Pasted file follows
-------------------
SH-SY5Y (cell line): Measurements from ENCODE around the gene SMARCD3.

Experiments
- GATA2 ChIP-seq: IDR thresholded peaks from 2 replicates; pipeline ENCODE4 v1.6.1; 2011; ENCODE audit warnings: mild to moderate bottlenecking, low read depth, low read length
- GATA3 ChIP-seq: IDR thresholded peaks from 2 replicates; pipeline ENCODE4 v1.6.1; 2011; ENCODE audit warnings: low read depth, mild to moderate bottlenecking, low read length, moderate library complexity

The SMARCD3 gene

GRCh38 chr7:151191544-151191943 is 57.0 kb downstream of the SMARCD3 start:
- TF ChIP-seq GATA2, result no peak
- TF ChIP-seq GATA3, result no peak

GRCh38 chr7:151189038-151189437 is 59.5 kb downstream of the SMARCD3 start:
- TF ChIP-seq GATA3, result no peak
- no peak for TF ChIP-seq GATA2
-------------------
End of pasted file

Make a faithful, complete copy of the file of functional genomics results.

SH-SY5Y (cell line): Measurements from ENCODE around the gene SMARCD3.

Experiments
- GATA2 ChIP-seq: IDR thresholded peaks from 2 replicates; pipeline ENCODE4 v1.6.1; 2011; ENCODE audit warnings: mild to moderate bottlenecking, low read depth, low read length
- GATA3 ChIP-seq: IDR thresholded peaks from 2 replicates; pipeline ENCODE4 v1.6.1; 2011; ENCODE audit warnings: low read depth, mild to moderate bottlenecking, low read length, moderate library complexity

The SMARCD3 gene

GRCh38 chr7:151191544-151191943 is 57.0 kb downstream of the SMARCD3 start:
- TF ChIP-seq GATA2, result no peak
- TF ChIP-seq GATA3, result no peak

GRCh38 chr7:151189038-151189437 is 59.5 kb downstream of the SMARCD3 start:
- TF ChIP-seq GATA3, result no peak
- no peak for TF ChIP-seq GATA2